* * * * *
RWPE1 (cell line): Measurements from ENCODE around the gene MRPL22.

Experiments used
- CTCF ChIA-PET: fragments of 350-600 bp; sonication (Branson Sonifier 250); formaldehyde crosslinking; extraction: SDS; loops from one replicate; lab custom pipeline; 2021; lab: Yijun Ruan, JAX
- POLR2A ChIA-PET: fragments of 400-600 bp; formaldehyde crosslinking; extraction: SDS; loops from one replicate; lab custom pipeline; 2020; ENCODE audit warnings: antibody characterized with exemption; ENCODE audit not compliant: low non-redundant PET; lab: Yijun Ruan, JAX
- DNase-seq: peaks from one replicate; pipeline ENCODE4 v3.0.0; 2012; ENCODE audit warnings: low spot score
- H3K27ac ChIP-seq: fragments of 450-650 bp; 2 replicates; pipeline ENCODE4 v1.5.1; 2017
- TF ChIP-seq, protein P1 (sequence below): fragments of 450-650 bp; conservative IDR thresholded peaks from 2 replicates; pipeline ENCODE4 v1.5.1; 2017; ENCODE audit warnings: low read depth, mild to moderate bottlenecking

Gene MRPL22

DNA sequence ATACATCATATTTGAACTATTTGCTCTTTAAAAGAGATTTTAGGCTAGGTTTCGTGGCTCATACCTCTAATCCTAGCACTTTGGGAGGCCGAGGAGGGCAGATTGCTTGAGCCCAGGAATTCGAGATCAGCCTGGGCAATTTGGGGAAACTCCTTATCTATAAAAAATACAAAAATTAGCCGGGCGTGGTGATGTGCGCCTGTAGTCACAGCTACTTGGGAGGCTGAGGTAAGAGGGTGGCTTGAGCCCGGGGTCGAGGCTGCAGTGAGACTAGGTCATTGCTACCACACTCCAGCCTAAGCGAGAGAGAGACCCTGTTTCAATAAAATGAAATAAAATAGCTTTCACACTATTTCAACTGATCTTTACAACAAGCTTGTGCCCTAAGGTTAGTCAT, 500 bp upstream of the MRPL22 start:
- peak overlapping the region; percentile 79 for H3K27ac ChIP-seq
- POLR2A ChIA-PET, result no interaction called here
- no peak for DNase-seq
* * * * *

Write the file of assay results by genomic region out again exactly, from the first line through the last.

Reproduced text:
RWPE1 (cell line): Measurements from ENCODE around the gene MRPL22.

Experiments used
- CTCF ChIA-PET: fragments of 350-600 bp; sonication (Branson Sonifier 250); formaldehyde crosslinking; extraction: SDS; loops from one replicate; lab custom pipeline; 2021; lab: Yijun Ruan, JAX
- POLR2A ChIA-PET: fragments of 400-600 bp; formaldehyde crosslinking; extraction: SDS; loops from one replicate; lab custom pipeline; 2020; ENCODE audit warnings: antibody characterized with exemption; ENCODE audit not compliant: low non-redundant PET; lab: Yijun Ruan, JAX
- DNase-seq: peaks from one replicate; pipeline ENCODE4 v3.0.0; 2012; ENCODE audit warnings: low spot score
- H3K27ac ChIP-seq: fragments of 450-650 bp; 2 replicates; pipeline ENCODE4 v1.5.1; 2017
- TF ChIP-seq, protein P1 (sequence below): fragments of 450-650 bp; conservative IDR thresholded peaks from 2 replicates; pipeline ENCODE4 v1.5.1; 2017; ENCODE audit warnings: low read depth, mild to moderate bottlenecking

Gene MRPL22

DNA sequence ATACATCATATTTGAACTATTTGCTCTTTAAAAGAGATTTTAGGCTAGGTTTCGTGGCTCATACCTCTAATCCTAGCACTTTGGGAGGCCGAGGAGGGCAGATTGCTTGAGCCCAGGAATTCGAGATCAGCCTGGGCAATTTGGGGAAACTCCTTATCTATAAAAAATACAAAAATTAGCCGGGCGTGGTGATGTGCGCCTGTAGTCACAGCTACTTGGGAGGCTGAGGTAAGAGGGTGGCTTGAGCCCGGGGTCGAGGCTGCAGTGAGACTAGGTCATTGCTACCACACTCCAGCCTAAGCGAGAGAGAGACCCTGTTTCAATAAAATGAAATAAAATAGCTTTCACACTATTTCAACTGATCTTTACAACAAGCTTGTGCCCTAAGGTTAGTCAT, 500 bp upstream of the MRPL22 start:
- peak overlapping the region; percentile 79 for H3K27ac ChIP-seq
- POLR2A ChIA-PET, result no interaction called here
- no peak for DNase-seq